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Temporal range: 37–0 Ma
Ceratina WG.jpg
Ceratina sp.
Scientific classification e
Kingdom: Animalia
Phylum: Arthropoda
Class: Insecta
Order: Hymenoptera
Family: Apidae
Tribe: Ceratinini
Genus: Ceratina
Latreille, 1802

>200 species

The cosmopolitan bee genus Ceratina, often referred to as small carpenter bees,[1] is the sole lineage of the tribe Ceratinini, and closely related to the more familiar carpenter bees. They make nests in dead wood, stems, or pith, and while many are solitary, a number are subsocial, with mothers caring for their larvae, and in a few cases where multiple females are found in a single nest, daughters or sisters may form very small, weakly eusocial colonies (where one bee forages and the other remains in the nest and lays eggs). One species is unique for having both social and asocial populations, Ceratina australensis, which exhibits all of the pre-adaptations for successful group living. This species is socially polymorphic with both solitary and social nests collected in sympatry. Social colonies in that species consist of two foundresses, one contributing both foraging and reproductive effort and the second which remains at the nest as a passive guard. Cooperative nesting provides no overt reproductive benefits over solitary nesting in this population, although brood survival tends to be greater in social colonies. Maternal longevity, subsociality and bivoltine nesting phenology in this species favour colony formation, while dispersal habits and offspring longevity may inhibit more frequent social nesting in this and other ceratinines.[2]

Ceratina are commonly dark, shining, even metallic bees, with fairly sparse body hairs and a weak scopa on the hind tibia. Most species have some yellow markings, most often restricted to the face, but often elsewhere on the body. They are very commonly mistaken for "sweat bees" (family Halictidae), due to their small size, metallic coloration, and some similarity in wing venation; they can be easily separated from halictids by the mouthparts (with a long glossa) and the hindwings (with a tiny jugal lobe).[3]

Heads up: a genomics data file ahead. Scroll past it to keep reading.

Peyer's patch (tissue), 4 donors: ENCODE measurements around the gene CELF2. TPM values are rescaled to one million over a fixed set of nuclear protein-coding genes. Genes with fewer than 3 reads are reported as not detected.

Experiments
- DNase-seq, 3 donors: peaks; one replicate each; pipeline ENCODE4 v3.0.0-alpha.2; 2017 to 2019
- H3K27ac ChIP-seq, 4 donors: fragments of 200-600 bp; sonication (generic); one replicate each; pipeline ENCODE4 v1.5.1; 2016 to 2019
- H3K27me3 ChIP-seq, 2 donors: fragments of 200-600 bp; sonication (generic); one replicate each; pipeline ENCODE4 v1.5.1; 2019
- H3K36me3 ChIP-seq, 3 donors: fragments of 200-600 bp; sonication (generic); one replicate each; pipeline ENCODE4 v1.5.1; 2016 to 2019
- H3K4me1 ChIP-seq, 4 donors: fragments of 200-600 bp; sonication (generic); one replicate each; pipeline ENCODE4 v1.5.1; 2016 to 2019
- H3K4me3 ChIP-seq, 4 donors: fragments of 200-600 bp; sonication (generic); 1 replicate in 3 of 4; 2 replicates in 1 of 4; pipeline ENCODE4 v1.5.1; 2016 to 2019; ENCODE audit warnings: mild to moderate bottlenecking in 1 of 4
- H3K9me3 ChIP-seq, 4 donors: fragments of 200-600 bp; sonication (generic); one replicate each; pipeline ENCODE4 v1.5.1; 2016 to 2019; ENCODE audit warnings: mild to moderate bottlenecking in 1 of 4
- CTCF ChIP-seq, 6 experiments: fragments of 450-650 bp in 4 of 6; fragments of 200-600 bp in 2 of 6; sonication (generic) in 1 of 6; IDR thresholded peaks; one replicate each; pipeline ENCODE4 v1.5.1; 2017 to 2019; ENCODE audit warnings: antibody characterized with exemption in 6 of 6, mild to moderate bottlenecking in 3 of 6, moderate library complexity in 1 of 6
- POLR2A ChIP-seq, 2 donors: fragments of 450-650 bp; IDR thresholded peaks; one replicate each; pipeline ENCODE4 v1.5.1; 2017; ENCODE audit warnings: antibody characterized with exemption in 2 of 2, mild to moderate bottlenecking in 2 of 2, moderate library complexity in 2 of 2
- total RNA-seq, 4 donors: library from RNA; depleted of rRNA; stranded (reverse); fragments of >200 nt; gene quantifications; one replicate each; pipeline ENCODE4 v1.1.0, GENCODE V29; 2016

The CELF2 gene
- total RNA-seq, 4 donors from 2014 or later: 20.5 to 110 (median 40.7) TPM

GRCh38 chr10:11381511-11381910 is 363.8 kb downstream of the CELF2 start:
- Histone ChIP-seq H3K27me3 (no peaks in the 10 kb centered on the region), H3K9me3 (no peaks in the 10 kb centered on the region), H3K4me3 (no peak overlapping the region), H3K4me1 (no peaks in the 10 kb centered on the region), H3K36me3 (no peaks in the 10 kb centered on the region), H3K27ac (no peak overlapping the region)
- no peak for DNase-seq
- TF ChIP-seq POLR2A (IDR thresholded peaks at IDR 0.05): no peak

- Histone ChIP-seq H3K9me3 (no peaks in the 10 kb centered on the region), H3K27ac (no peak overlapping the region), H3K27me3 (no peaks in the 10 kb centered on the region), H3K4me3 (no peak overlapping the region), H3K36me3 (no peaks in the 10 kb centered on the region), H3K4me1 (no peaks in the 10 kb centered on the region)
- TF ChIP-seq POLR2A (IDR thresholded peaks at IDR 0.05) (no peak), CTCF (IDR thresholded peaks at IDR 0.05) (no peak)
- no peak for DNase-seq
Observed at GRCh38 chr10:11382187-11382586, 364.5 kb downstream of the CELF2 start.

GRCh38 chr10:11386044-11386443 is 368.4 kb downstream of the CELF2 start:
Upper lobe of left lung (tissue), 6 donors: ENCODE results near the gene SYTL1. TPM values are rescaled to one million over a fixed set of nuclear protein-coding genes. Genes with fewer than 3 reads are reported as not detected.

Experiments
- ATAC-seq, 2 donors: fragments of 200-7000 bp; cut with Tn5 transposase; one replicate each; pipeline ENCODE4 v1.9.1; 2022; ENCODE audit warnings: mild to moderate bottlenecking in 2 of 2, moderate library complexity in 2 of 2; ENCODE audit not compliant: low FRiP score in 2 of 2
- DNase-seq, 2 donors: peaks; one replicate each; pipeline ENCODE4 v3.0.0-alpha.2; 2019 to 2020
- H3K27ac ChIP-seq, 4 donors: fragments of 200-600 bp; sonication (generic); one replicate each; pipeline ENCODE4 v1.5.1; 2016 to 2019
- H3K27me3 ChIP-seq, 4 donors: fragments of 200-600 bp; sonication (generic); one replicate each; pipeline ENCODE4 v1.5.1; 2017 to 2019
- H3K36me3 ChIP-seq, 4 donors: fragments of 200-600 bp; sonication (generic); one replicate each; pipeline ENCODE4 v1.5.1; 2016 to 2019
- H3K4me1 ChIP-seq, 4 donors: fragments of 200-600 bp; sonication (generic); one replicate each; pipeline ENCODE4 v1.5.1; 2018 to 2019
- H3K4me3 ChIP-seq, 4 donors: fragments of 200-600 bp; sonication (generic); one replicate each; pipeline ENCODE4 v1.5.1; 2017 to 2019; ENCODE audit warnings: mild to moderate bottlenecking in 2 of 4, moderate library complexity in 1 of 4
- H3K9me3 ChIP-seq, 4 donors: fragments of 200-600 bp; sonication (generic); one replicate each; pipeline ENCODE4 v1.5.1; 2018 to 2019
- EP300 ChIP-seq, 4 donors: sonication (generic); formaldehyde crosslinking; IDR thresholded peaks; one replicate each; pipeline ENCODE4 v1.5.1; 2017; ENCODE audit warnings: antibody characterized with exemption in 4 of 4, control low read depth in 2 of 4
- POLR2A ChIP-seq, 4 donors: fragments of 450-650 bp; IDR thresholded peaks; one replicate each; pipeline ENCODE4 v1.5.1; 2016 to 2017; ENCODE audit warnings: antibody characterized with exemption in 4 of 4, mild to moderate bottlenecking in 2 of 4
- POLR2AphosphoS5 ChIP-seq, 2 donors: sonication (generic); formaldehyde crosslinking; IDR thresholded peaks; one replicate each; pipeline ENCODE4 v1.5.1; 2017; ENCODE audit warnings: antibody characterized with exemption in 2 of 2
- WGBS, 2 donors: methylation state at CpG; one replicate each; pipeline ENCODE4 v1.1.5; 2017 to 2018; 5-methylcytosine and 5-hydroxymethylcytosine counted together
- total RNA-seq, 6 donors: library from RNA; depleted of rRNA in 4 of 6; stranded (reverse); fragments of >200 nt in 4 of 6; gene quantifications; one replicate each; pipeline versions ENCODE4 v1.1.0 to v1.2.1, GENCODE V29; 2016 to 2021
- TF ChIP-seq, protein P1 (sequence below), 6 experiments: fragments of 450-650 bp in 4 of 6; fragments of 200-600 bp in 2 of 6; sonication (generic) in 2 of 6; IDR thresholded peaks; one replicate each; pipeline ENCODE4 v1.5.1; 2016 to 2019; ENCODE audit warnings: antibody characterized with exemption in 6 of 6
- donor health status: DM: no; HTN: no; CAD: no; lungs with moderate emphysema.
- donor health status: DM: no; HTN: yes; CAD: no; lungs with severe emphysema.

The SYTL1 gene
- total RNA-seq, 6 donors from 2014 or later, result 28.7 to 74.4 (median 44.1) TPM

A few species are exceptional among bees in that they are parthenogenetic, reproducing without males.[4]

Typical interior structure of a small carpenter bee's nest, here built into a dry stem of fennel. The stem cavity is partitioned into cells, each one containing pollen bread and one offspring. In the lowermost cell (on the right), the larva has already hatched. The other two cells still contain eggs.



  1. ^ Small Carpenter Bee – Ceratina sp. Red Planet Inc.
  2. ^ Rehan, S., Richards, M., & Schwarz, M. (2010). Social polymorphism in the Australian small carpenter bee, Ceratina (Neoceratina) australensis. Archived 2016-03-07 at the Wayback Machine Insectes Sociaux, 4(57), 403-412.
  3. ^ Small carpenter bees, Ceratina spp. Featured Creatures. University of Florida IFAS. Publication EENY-101, Revised June, 2014.
  4. ^ Daly, Howell V. (1966-11-01). "Biological Studies on Ceratina dallatorreana, an Alien Bee in California Which Reproduces by Parthenogenesis (Hymenoptera: Apoidea)". Annals of the Entomological Society of America. 59 (6): 1138–1154. doi:10.1093/aesa/59.6.1138. ISSN 0013-8746.

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